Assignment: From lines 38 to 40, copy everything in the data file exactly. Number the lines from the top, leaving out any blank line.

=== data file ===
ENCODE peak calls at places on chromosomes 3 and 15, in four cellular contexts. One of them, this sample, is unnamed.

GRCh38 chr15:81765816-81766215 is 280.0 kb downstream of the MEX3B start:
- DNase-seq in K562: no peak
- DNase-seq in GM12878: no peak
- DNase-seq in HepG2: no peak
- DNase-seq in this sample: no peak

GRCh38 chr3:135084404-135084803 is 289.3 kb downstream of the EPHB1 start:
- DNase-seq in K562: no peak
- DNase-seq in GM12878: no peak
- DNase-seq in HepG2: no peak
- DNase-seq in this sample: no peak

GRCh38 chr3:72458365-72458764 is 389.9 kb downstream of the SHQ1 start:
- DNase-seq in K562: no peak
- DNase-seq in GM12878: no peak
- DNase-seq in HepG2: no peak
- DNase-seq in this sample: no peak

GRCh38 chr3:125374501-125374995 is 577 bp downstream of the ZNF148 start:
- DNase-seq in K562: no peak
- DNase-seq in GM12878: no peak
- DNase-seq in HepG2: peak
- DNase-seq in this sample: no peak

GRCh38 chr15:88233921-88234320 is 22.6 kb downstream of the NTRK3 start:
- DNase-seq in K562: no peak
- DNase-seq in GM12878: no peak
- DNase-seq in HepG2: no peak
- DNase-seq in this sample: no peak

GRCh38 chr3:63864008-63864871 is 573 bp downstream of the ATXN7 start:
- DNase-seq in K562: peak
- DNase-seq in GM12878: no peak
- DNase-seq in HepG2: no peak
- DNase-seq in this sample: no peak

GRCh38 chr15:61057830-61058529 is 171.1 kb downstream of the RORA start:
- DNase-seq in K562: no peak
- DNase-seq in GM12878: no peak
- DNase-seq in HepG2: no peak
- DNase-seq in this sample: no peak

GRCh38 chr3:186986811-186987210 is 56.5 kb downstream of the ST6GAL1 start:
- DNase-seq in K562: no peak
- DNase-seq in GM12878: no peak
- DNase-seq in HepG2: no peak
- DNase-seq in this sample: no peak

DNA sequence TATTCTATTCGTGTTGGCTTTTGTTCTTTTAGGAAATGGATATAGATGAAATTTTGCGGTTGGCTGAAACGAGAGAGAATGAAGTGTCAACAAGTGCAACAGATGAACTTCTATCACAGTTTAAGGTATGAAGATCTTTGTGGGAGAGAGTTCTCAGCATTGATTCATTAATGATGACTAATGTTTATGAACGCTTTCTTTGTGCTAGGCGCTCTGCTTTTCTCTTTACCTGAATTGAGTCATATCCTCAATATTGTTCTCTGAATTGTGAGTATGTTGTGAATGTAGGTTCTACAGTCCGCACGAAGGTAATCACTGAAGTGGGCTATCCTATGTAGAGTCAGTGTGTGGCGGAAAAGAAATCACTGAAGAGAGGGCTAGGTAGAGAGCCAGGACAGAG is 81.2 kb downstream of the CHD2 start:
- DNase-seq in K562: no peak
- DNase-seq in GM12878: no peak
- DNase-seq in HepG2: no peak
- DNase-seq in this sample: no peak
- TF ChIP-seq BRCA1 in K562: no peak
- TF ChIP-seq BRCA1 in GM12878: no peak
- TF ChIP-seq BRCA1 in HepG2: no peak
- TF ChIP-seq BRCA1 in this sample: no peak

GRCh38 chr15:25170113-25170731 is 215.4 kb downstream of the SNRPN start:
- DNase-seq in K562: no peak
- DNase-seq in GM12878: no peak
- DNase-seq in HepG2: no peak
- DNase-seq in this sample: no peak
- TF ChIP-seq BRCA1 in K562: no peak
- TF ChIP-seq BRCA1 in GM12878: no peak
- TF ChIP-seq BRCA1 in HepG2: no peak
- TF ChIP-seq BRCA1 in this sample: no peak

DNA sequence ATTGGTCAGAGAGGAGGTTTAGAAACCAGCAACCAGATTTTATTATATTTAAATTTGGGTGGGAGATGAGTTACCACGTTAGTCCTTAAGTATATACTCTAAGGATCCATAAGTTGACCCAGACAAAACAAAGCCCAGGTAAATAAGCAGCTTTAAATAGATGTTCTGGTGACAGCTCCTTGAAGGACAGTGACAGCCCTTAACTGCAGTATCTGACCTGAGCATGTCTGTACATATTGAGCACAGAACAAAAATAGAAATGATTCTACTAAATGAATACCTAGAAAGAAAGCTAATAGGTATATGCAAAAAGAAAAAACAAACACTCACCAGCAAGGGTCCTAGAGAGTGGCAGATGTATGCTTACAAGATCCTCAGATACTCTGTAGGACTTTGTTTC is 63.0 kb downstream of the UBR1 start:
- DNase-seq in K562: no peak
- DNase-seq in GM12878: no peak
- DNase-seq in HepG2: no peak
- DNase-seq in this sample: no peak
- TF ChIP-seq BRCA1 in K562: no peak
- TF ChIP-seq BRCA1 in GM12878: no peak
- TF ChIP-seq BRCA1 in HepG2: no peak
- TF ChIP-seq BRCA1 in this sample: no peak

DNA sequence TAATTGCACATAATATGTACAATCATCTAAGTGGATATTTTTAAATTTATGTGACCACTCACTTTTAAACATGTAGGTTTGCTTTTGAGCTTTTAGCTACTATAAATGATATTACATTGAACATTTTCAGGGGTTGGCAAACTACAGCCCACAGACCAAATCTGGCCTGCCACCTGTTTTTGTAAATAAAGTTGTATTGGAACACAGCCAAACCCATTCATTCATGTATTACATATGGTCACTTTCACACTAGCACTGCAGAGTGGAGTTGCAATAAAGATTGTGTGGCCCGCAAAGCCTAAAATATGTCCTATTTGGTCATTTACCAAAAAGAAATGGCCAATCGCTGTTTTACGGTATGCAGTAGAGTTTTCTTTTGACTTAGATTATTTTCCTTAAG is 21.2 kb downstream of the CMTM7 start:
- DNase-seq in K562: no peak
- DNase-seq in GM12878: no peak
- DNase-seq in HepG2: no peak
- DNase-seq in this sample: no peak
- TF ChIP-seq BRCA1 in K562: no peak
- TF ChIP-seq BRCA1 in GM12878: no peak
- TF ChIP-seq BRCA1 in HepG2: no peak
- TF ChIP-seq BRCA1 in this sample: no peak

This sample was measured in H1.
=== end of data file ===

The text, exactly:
- DNase-seq in K562: no peak
- DNase-seq in GM12878: no peak
- DNase-seq in HepG2: no peak